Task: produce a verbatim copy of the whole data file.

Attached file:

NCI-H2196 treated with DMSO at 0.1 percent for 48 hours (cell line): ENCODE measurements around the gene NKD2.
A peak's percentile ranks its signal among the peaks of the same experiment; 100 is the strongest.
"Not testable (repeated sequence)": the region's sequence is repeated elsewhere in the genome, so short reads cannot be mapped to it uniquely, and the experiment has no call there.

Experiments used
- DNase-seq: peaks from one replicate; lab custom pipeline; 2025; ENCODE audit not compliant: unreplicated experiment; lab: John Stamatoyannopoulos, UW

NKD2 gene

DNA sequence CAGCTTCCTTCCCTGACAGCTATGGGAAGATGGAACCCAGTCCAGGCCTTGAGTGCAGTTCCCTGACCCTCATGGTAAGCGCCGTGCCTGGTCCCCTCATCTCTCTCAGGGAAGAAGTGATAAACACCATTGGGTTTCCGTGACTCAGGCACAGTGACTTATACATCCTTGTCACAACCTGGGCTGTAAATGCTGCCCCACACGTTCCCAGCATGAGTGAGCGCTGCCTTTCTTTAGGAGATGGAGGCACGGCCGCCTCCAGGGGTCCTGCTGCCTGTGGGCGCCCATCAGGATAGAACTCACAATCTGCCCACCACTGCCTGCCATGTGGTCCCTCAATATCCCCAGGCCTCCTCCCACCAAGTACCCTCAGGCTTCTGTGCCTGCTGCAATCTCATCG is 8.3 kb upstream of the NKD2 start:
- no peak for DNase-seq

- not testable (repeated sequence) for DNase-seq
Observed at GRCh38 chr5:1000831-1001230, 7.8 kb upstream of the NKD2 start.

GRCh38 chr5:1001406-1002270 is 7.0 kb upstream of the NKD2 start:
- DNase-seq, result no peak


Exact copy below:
NCI-H2196 treated with DMSO at 0.1 percent for 48 hours (cell line): ENCODE measurements around the gene NKD2.
A peak's percentile ranks its signal among the peaks of the same experiment; 100 is the strongest.
"Not testable (repeated sequence)": the region's sequence is repeated elsewhere in the genome, so short reads cannot be mapped to it uniquely, and the experiment has no call there.

Experiments used
- DNase-seq: peaks from one replicate; lab custom pipeline; 2025; ENCODE audit not compliant: unreplicated experiment; lab: John Stamatoyannopoulos, UW

NKD2 gene

DNA sequence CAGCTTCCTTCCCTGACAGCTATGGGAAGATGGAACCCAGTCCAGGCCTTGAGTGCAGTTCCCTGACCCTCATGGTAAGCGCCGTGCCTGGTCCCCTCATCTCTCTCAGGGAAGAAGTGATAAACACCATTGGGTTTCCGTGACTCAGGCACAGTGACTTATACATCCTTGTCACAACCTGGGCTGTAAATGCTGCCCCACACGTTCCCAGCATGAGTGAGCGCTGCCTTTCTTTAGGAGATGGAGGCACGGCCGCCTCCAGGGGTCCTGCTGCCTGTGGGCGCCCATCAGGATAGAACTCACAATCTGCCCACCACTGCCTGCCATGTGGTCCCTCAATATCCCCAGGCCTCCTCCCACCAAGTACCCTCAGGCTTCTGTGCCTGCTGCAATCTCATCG is 8.3 kb upstream of the NKD2 start:
- no peak for DNase-seq

- not testable (repeated sequence) for DNase-seq
Observed at GRCh38 chr5:1000831-1001230, 7.8 kb upstream of the NKD2 start.

GRCh38 chr5:1001406-1002270 is 7.0 kb upstream of the NKD2 start:
- DNase-seq, result no peak